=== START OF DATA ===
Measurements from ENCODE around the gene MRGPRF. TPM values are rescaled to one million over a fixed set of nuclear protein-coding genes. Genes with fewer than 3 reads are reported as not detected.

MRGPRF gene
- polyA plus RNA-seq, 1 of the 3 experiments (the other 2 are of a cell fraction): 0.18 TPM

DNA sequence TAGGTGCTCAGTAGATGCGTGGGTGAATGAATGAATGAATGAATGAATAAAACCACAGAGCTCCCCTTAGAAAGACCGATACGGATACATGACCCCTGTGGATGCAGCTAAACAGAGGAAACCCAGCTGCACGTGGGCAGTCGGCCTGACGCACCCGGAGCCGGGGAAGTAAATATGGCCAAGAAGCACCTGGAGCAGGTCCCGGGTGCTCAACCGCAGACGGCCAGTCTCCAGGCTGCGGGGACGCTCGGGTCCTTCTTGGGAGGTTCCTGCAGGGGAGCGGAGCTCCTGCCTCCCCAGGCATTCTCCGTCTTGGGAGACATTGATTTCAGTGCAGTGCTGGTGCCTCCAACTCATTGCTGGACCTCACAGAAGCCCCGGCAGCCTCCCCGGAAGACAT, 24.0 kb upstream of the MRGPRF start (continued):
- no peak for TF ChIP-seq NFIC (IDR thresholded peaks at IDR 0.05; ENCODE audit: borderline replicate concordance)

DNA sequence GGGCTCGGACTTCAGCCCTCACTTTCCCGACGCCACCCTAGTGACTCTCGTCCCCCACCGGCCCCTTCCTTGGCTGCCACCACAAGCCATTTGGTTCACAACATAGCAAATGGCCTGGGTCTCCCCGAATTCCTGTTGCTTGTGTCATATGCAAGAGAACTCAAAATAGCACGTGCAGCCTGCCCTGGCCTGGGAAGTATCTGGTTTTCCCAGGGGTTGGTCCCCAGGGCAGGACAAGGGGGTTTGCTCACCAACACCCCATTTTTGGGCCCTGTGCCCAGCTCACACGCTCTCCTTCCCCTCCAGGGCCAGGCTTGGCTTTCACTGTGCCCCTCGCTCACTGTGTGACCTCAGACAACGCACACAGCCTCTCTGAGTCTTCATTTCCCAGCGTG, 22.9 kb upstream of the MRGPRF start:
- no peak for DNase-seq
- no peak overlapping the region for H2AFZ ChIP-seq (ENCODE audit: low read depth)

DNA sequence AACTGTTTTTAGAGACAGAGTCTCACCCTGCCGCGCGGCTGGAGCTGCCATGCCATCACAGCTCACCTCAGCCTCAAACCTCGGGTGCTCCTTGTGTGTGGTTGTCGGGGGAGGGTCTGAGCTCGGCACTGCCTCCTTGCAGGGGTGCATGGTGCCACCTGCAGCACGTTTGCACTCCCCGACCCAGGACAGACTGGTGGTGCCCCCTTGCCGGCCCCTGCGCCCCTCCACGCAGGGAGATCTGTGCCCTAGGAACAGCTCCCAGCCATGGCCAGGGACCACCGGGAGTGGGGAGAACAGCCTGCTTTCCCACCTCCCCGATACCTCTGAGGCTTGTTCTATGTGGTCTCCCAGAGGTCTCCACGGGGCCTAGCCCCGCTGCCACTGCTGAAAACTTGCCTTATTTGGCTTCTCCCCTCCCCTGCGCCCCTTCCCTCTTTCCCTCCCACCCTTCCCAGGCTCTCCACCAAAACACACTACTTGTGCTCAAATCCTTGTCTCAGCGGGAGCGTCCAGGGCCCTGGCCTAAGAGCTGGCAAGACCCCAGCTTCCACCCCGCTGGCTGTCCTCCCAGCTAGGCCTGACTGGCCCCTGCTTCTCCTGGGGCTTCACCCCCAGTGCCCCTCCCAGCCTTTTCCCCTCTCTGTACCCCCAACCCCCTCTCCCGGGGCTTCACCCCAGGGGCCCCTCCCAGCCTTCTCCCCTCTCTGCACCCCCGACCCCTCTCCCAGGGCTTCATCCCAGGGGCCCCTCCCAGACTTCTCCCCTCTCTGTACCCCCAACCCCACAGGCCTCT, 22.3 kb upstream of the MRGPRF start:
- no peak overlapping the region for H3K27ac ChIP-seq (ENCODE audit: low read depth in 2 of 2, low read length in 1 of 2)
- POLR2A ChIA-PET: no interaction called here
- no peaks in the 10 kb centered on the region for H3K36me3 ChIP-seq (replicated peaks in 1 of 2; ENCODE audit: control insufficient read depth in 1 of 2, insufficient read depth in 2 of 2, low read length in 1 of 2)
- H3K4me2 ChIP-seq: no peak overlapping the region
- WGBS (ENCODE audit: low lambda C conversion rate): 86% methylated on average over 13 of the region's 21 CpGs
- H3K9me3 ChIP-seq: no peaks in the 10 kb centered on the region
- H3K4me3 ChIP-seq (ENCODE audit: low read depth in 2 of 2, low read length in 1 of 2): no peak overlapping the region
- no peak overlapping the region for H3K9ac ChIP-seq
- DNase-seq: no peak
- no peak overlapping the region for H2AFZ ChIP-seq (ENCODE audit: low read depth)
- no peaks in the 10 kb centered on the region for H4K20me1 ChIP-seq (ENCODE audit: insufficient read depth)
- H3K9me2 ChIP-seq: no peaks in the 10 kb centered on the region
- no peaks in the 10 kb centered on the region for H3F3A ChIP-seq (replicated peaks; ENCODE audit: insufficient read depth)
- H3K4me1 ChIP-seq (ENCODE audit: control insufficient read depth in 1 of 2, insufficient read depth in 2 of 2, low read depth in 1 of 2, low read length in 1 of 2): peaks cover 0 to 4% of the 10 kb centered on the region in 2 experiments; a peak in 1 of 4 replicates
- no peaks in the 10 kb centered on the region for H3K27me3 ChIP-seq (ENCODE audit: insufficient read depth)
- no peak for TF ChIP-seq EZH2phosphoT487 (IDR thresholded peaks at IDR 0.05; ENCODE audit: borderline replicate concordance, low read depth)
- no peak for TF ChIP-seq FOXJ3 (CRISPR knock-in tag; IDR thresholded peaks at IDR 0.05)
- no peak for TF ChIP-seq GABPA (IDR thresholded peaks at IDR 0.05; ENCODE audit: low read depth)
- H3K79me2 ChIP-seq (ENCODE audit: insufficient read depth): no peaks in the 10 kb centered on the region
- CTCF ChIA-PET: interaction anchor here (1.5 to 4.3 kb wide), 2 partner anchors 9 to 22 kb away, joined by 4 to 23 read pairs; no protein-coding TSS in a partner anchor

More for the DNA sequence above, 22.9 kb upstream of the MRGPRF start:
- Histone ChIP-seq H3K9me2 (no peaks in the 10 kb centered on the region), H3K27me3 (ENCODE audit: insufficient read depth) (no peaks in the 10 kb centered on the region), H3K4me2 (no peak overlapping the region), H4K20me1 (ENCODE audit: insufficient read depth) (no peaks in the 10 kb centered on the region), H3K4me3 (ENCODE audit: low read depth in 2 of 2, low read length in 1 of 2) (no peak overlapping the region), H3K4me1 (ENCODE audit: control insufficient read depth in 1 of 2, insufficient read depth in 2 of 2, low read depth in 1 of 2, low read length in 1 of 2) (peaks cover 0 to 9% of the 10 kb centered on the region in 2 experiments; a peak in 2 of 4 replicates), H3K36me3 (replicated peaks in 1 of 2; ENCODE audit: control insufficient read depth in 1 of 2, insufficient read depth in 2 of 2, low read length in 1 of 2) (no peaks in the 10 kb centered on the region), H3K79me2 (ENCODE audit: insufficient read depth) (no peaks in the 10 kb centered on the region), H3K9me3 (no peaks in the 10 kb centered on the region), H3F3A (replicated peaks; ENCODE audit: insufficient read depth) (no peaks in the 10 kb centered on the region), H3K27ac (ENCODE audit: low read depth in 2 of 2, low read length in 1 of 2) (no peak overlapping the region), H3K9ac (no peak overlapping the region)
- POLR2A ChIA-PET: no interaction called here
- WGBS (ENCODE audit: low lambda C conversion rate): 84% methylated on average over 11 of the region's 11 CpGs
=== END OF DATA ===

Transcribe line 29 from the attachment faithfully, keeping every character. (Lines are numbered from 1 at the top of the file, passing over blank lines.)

- CTCF ChIA-PET: interaction anchor here (1.5 to 4.3 kb wide), 2 partner anchors 9 to 22 kb away, joined by 4 to 23 read pairs; no protein-coding TSS in a partner anchor